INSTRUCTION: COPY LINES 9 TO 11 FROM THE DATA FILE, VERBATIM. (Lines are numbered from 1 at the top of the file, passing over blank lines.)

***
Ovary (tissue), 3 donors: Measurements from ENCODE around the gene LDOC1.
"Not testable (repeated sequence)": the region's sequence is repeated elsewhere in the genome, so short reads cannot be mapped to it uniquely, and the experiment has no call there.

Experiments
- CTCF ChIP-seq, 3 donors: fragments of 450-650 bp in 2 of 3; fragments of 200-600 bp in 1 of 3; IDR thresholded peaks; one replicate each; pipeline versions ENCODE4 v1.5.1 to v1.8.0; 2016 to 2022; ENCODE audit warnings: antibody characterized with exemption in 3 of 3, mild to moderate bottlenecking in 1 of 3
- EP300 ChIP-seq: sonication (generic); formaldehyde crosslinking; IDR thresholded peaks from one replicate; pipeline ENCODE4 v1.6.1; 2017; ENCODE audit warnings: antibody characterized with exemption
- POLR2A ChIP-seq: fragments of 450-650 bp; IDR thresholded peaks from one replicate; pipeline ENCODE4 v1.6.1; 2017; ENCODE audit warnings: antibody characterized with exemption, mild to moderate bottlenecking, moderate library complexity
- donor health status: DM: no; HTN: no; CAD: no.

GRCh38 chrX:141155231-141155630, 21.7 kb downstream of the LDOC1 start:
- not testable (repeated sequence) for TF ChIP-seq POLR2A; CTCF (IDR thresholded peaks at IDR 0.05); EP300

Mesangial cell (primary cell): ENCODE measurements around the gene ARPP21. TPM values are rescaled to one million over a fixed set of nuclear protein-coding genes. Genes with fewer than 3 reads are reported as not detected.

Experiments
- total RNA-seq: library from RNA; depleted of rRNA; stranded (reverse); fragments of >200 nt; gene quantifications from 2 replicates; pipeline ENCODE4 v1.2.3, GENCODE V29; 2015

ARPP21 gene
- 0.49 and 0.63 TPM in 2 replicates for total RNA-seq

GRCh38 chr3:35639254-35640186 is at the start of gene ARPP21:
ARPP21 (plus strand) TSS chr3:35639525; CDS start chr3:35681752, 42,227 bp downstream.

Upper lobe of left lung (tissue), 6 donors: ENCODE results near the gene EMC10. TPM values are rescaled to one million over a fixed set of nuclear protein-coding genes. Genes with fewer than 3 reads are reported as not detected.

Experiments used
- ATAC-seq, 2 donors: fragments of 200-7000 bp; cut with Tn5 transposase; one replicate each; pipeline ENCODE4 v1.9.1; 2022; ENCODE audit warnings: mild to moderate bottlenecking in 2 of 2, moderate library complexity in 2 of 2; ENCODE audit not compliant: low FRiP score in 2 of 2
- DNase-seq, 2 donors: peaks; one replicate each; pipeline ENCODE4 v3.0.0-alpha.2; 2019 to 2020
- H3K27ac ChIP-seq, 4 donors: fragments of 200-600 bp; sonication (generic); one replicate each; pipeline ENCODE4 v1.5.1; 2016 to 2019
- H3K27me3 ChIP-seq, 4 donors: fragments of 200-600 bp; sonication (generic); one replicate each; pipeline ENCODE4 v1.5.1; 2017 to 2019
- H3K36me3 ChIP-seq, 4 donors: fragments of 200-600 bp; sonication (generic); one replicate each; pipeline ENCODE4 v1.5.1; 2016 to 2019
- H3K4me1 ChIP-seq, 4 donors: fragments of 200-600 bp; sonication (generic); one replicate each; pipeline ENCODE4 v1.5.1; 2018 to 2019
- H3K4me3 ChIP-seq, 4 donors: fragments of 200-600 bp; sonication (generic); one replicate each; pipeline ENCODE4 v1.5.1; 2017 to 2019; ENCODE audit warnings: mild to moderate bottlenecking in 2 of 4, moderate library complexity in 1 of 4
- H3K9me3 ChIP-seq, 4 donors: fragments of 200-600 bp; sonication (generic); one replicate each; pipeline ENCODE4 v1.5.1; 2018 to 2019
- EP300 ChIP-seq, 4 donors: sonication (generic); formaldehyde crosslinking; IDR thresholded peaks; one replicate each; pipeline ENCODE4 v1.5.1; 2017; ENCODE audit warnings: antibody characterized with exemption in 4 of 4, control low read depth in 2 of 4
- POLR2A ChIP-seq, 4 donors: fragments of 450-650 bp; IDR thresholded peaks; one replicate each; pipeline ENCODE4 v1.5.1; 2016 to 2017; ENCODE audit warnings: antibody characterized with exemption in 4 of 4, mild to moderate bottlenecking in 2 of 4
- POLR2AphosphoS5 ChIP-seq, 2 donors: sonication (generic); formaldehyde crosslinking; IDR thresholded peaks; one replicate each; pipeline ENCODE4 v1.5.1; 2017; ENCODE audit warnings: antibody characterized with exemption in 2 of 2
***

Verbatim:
- not testable (repeated sequence) for TF ChIP-seq POLR2A; CTCF (IDR thresholded peaks at IDR 0.05); EP300

Mesangial cell (primary cell): ENCODE measurements around the gene ARPP21. TPM values are rescaled to one million over a fixed set of nuclear protein-coding genes. Genes with fewer than 3 reads are reported as not detected.

Experiments